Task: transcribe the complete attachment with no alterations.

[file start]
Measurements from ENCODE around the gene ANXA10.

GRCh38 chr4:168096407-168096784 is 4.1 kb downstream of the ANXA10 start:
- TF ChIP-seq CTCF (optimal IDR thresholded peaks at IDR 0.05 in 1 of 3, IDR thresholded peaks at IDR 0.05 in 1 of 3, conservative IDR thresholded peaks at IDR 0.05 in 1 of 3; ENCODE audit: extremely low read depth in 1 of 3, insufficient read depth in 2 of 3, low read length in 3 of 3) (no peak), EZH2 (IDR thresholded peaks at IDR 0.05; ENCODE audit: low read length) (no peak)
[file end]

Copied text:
Measurements from ENCODE around the gene ANXA10.

GRCh38 chr4:168096407-168096784 is 4.1 kb downstream of the ANXA10 start:
- TF ChIP-seq CTCF (optimal IDR thresholded peaks at IDR 0.05 in 1 of 3, IDR thresholded peaks at IDR 0.05 in 1 of 3, conservative IDR thresholded peaks at IDR 0.05 in 1 of 3; ENCODE audit: extremely low read depth in 1 of 3, insufficient read depth in 2 of 3, low read length in 3 of 3) (no peak), EZH2 (IDR thresholded peaks at IDR 0.05; ENCODE audit: low read length) (no peak)